:::: NEWSLETTER::::: 


(Regular meetings third Monday at 7:30 PM) 


Volume II, Number - Combined 6, 7, 8 - [July - August -] September 1971


SPECIAL MEETING: On Monday, September 20 at 7:30 there will be a special meeting called by a vote of the Trustees. The purposes of the special meeting are threefold: to become re-acquainted after the summer's respite; to share whatever movies, slides, or other pictures taken on our May pilgrimage to Sandwich; and, most important, to vote on the feasibility of an increase in dues. The Trustees have taken under consideration (at their recent meeting) the dues increase question and feel that the matter, as suggested in your June NEWSLETTER be brought before the body of the Society for a vote in September. . There will be an opportunity to hear the pros and cons if the membership wishes a discussion... and some, form of secret ballot will be arranged so that your vote may remain private.

BIRTHDAY BAGS should be brought to the September meeting when they will be emptied into a common container. If you did not receive a bag earlier this summer, it is hoped that you have found some suitable container into which you have slipped a coin now and again. Whether your Birthday Bag now holds fifty cents or five dollars bring it along and add it to the "kitty."

WE HAVE RECEIVED from Hazel Drake a copy of an 1884 Town Report and a copy of the 1906 Chicataubut Club souvenir program.

INTERESTING PROGRAMS for the coming season are being sought. So far, the Trustees have come up with three evenings of intriguing entertainment and enlightenment. They still ask your cooperation in securing speakers (perhaps a friend has an interesting subject about which he or she will talk. . . illustrated programs are, as you well know, most desired). We are a friendly audience so how about YOU speaking to us about a favorite subject of general interest to Stoughtonians ?

A CONDENSED HISTORY of our American Flag was attached to the neck of the jar of a popular brand name coffee this summer. Did you see it?

A COMMITTEE has been formed to have the General Court designate the Bay Road a historical highway. At a meeting in Cobb's Tavern, Sharon, John Kent of Easton was named chairman; Clyde Holmes of Stoughton was appointed area chairman; and Chandler Jones, present owner of the Tavern, was appointed liaison member with the Massachusetts Historical Commission. All interested citizens are being asked to join the cause and help in any way possible to further the action begun last October.

A NATIVE SON has illustrated his third children's book. William Curtis Holdsworth has chosen a story his father had relished at the age of ten and shared with his son through the age of eighty. "Bugaboo Bill" uses a verse story first published in St. Nicholas Magazine in 1880. The latest book is dedicated to the illustrator's father, Robert Powell Holdsworth.

STOUGHTON'S LAST two room school closed its doors in June. Thus, the passing of another era in our own lifetime.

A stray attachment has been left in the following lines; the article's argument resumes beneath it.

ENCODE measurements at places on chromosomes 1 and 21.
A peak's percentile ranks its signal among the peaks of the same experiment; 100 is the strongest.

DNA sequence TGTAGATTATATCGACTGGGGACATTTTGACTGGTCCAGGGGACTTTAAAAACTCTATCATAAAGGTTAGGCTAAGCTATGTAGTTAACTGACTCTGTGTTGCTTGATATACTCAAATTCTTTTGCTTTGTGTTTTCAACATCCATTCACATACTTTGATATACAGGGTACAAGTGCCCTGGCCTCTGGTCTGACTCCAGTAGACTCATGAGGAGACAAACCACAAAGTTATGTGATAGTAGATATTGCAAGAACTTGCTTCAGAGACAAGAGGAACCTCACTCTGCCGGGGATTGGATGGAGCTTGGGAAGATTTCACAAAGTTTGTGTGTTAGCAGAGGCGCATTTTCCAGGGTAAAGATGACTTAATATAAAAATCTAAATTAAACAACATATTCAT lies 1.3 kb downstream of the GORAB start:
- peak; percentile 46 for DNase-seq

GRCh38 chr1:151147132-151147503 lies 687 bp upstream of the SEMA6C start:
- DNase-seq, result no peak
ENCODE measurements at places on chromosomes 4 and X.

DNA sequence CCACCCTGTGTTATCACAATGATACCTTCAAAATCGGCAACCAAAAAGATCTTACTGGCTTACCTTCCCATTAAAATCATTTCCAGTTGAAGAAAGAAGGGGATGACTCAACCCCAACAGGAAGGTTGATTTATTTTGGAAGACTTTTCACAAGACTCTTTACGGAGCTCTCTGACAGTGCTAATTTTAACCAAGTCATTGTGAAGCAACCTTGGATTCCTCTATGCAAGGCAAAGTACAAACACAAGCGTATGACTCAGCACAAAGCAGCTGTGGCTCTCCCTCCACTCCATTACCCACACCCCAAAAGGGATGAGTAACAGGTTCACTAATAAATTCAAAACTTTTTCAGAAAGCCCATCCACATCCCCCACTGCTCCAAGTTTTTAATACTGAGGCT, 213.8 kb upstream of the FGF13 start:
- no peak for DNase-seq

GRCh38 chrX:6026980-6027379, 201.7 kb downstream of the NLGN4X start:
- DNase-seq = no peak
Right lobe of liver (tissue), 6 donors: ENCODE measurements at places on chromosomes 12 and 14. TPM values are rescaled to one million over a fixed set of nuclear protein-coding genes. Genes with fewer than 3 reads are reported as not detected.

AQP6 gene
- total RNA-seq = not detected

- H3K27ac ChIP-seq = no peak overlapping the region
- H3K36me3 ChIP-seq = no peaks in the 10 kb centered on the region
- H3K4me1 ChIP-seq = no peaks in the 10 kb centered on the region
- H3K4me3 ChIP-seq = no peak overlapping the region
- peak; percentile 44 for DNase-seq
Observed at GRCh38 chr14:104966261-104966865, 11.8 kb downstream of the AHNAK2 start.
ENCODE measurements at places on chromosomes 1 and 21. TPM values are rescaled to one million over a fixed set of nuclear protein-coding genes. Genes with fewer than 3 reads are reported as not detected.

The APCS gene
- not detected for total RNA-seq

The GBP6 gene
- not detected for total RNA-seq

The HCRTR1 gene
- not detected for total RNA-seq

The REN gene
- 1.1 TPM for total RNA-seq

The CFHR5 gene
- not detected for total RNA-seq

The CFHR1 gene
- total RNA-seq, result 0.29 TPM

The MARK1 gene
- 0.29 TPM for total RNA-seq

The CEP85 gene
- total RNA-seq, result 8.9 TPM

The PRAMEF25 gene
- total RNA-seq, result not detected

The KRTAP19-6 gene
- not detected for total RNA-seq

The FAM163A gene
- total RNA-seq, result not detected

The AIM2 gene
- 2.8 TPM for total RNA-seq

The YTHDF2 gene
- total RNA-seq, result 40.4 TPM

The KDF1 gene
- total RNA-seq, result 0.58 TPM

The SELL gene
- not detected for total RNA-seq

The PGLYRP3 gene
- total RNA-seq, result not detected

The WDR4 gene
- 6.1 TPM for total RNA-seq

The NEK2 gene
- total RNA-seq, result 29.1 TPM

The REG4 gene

CHARLES SUMNER whose desk we possess was an American lawyer and Senator who was born in Boston on January 6, 1811. He graduated Harvard College in 1830; and was a pupil of Judge Story in the law school of Cambridge and was admitted to the bar in 1834; practiced law in Boston, appointed reporter in the circuit court of the United States; passed about three years in visits to various countries in Europe (1837-1840); opposed the annexation of Texas to the U.S. in 1845; separated from Whig Party and joined Free Soilers (Ed. Note: Lucius Clapp was a Free Soiler also); elected Senator in 1850; opposed Fugitive Slave bill in 1854; on May 19-20, 1856, he made in the Senate an eloquent speech on the contest in Kansas and on the aggressions of slave power, some passages of his speech excited the anger of Preston S. Brooks, a Southern member of Congress, who on May 22, 1856, assaulted Mr. Sumner while he was sitting in the Senate chamber and beat him on the head with a cane until he became insensible; Mr. Sumner was so severely injured that he was disabled for public service for several years and sailed to Europe in March, 1857, for the benefit of his' health; was re-elected to the Senate in January, 1857, returned home in the Fall of that year, he was appointed chairman of committee on foreign relations in 1861, and in 1862 was again elected Senator for six years; after the Civil War he advocated the reconstruction of the seceded States; during the rebellion he was confidential advisor of President Lincoln; among his important services was the production of the Freedman's Bureau Bill (creating a division -of the War Dept. charged with aiding and protecting freed slaves); chairman of committee on foreign affairs from 1861-1870; he died in Washington, D.C., March 11, 18 74.

1909 IS BELIEVED to have been the climax of horse travel in the United States. In that year over 26 million horses and mules traveled 13 billion miles (500 per animal). 3,850 deaths involved horses or horse-drawn vehicles; or, slightly over 30 deaths per hundred million miles of horse travel. Records of the late 1950's show 7 deaths per hundred million auto miles traveled. Therefore, horse travel was more than four times as dangerous as travel by auto. (The "Good Old Days"???)

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